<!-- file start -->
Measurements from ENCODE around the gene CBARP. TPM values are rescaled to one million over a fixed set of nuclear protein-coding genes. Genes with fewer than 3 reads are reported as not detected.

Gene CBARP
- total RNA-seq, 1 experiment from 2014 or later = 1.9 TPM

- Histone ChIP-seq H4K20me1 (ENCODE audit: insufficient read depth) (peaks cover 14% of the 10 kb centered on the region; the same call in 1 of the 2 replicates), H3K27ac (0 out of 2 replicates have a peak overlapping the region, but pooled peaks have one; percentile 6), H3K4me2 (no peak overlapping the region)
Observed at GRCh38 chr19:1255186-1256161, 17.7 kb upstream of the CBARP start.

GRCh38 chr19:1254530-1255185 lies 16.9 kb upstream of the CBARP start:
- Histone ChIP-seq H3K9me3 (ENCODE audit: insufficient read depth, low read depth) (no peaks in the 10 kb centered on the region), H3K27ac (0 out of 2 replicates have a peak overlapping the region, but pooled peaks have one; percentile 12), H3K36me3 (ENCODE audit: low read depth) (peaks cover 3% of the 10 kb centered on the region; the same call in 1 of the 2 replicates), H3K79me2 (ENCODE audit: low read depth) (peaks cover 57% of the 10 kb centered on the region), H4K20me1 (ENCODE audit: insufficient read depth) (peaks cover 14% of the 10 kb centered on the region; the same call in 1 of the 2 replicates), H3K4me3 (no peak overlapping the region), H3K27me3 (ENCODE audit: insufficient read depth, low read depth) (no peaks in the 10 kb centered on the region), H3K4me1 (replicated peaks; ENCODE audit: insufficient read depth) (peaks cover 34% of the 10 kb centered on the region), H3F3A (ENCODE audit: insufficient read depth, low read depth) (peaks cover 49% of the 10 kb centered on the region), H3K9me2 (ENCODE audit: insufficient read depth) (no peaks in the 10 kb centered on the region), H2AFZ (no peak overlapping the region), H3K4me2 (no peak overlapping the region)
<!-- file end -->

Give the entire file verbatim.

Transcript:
Measurements from ENCODE around the gene CBARP. TPM values are rescaled to one million over a fixed set of nuclear protein-coding genes. Genes with fewer than 3 reads are reported as not detected.

Gene CBARP
- total RNA-seq, 1 experiment from 2014 or later = 1.9 TPM

- Histone ChIP-seq H4K20me1 (ENCODE audit: insufficient read depth) (peaks cover 14% of the 10 kb centered on the region; the same call in 1 of the 2 replicates), H3K27ac (0 out of 2 replicates have a peak overlapping the region, but pooled peaks have one; percentile 6), H3K4me2 (no peak overlapping the region)
Observed at GRCh38 chr19:1255186-1256161, 17.7 kb upstream of the CBARP start.

GRCh38 chr19:1254530-1255185 lies 16.9 kb upstream of the CBARP start:
- Histone ChIP-seq H3K9me3 (ENCODE audit: insufficient read depth, low read depth) (no peaks in the 10 kb centered on the region), H3K27ac (0 out of 2 replicates have a peak overlapping the region, but pooled peaks have one; percentile 12), H3K36me3 (ENCODE audit: low read depth) (peaks cover 3% of the 10 kb centered on the region; the same call in 1 of the 2 replicates), H3K79me2 (ENCODE audit: low read depth) (peaks cover 57% of the 10 kb centered on the region), H4K20me1 (ENCODE audit: insufficient read depth) (peaks cover 14% of the 10 kb centered on the region; the same call in 1 of the 2 replicates), H3K4me3 (no peak overlapping the region), H3K27me3 (ENCODE audit: insufficient read depth, low read depth) (no peaks in the 10 kb centered on the region), H3K4me1 (replicated peaks; ENCODE audit: insufficient read depth) (peaks cover 34% of the 10 kb centered on the region), H3F3A (ENCODE audit: insufficient read depth, low read depth) (peaks cover 49% of the 10 kb centered on the region), H3K9me2 (ENCODE audit: insufficient read depth) (no peaks in the 10 kb centered on the region), H2AFZ (no peak overlapping the region), H3K4me2 (no peak overlapping the region)